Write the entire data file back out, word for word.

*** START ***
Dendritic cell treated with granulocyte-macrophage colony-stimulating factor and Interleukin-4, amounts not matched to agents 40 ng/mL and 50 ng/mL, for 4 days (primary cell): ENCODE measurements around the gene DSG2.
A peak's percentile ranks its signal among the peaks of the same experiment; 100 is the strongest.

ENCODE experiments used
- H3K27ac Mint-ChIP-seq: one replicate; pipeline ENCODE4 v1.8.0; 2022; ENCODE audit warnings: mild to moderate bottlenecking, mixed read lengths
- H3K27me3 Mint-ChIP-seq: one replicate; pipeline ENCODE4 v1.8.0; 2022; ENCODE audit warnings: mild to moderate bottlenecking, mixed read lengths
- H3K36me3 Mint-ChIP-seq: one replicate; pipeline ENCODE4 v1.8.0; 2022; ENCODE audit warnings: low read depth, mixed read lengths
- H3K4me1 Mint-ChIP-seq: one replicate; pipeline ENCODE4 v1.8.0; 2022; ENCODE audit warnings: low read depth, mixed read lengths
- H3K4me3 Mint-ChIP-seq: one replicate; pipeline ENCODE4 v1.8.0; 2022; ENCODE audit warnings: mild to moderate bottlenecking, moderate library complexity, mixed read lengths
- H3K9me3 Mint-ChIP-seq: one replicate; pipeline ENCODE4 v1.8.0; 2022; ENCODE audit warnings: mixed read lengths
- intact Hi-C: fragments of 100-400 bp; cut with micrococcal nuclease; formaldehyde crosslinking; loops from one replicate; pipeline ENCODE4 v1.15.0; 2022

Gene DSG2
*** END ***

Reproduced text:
Dendritic cell treated with granulocyte-macrophage colony-stimulating factor and Interleukin-4, amounts not matched to agents 40 ng/mL and 50 ng/mL, for 4 days (primary cell): ENCODE measurements around the gene DSG2.
A peak's percentile ranks its signal among the peaks of the same experiment; 100 is the strongest.

ENCODE experiments used
- H3K27ac Mint-ChIP-seq: one replicate; pipeline ENCODE4 v1.8.0; 2022; ENCODE audit warnings: mild to moderate bottlenecking, mixed read lengths
- H3K27me3 Mint-ChIP-seq: one replicate; pipeline ENCODE4 v1.8.0; 2022; ENCODE audit warnings: mild to moderate bottlenecking, mixed read lengths
- H3K36me3 Mint-ChIP-seq: one replicate; pipeline ENCODE4 v1.8.0; 2022; ENCODE audit warnings: low read depth, mixed read lengths
- H3K4me1 Mint-ChIP-seq: one replicate; pipeline ENCODE4 v1.8.0; 2022; ENCODE audit warnings: low read depth, mixed read lengths
- H3K4me3 Mint-ChIP-seq: one replicate; pipeline ENCODE4 v1.8.0; 2022; ENCODE audit warnings: mild to moderate bottlenecking, moderate library complexity, mixed read lengths
- H3K9me3 Mint-ChIP-seq: one replicate; pipeline ENCODE4 v1.8.0; 2022; ENCODE audit warnings: mixed read lengths
- intact Hi-C: fragments of 100-400 bp; cut with micrococcal nuclease; formaldehyde crosslinking; loops from one replicate; pipeline ENCODE4 v1.15.0; 2022

Gene DSG2